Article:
23. And as usual I come in late…

    I'm a bit surprised no one mentioned midi yet (or maybe I overlooked it). With talk about 'recordings' I'm more inclined to assume audio recordings. Then again; a midi file only goes so far anyway…

    But in general I think this will always matter. If you want to share a piece of music while making sure the other party can understand it (no matter what his native (written) language is you'd use music notation IMO.

  24. I cannot understand the reason why so many people argue against notation, it is as if somebody did the same against written word. I mean, learning to read takes some effort, but it is not that difficult, and it is a useful skill. Of course we have audio books, YouTube, and phones, but being illiterate is hardly an asset. We have plenty of examples of cultures with a strictly oral tradition, but for some reason they happen to be the most prone to having large chunks of their history lost in oblivion .

  25. There's just one teensy stumbling block in all of this, namely that unlike the piano, the synthesizer will most likely never reach a "stable," "mature" point. You can describe all of the dynamics of a piano readily, but how could you possibly approach a unique sound from a 20-year-old synth that requires 3 more LFOs than anything you have on hand? You can always present notation simply, but outside the basic filter and ADSR envelope settings, trying to impart the full and often weirdly-detailed character of an electronic sound via alphanumeric symbols alone is a tidal wave of a job. IMO, that's why "electronic" music will generally remain a rogue that will defy comprehensive notation. Its a total off-road vehicle from its roots on up, heh.

  26. While I'd tend to agree with the post's suggestion that notation is an important skill, but getting less important, I do think that the essence that makes music raise the hair on the back of your head isn't in the notes and may not be something that can even be notate. But it is something that gets captured in recordings.

    There are just limits to what you can practically notate.

  27. Great to see so much discussion flying around this topic!

    Maybe it’s inevitable that any strong opinion gets even stronger opinions read into it. A few clarifications on my piece:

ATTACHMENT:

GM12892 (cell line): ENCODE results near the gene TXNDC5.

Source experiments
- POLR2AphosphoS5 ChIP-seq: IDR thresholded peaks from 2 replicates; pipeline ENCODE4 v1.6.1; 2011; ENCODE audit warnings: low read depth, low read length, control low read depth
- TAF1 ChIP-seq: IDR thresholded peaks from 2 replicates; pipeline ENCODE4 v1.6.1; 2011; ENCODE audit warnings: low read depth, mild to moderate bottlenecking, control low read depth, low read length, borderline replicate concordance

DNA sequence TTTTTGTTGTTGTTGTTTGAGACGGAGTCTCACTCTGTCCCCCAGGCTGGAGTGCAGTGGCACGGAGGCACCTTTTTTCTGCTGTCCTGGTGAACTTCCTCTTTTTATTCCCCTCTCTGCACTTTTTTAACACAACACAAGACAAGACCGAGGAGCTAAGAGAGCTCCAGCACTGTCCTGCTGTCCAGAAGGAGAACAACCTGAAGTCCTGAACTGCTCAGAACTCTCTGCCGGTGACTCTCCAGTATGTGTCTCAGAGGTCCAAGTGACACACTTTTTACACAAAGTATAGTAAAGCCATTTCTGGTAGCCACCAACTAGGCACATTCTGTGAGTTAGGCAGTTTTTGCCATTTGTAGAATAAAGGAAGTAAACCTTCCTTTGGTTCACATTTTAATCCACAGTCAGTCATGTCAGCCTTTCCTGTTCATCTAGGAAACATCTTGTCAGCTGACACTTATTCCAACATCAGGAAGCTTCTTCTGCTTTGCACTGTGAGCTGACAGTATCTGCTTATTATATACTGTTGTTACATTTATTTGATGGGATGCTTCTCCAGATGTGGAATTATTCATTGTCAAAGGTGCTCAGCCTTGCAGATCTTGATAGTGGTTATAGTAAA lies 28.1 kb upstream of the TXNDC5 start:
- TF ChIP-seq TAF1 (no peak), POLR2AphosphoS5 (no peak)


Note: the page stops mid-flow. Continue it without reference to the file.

I was expressing my love of what notation offers, but I see it as just one component of the musical world, and not at all an “essential” one. I myself compose and improvise by ear, and only transcribe what I hear so other people can play it.

    And when I say that audio is frozen, I’m not referring to interactive electronic works or apps that work with audio material to spontaneously generate new sounds (by which definition, even Noteflight would count as “frozen” since it plays audio samples). I’m referring to the vast sea of static recordings that constitute the everyday stuff of our musical culture, for most of us.

    1. Joe

      Thanks for the feedback.

      Electronic musicians probably push the limits of traditional notation more than most musicians. Does Noteflight offer tools to handle the issues raised by electronic music?

  28. I see what you are trying to say, but it's mistaking the map for the territory.

    Don't mistake "transcribing" for "knowing music theory". I play guitar, keyboards, and sing, all very well, but my sight reading of traditional music isn't very good at all. Furthermore, I would be a disaster at trying to transcribe anything beyond basics. But that hasn't stopped me from delving deeply into understanding music theory and applying it over the years. I expect most people here have much the same experience.

  29. I don't use notation (so far anyway) in my Electronic music. But, I think it should always be available as an option. I'm now heavily Electronic. I used to be an opera singer. I think it would be sad not to include the ability to notate music parts or arrangements. In a way, I think the notion of saying that notation is irrelevant is basically a way of saying that music made without electronics is irrelevant. I don't think that will ever be the case, especially if there's a sad day when the electric goes out! There is a place for all and any instrument, and there must always be a way to communicate musical ideas. Electronic purists might disagree. Many Acoustic instrumentalists might scoff at the idea of incorporating Electronic elements in their music. But for those of us Electronic musicians who either enjoy playing live, came to Electronic music from a different background, or who want to communicate with musicians who generally aren't 'plugged in', the ability to notate music has to be available. Communication is vital as is flexibility.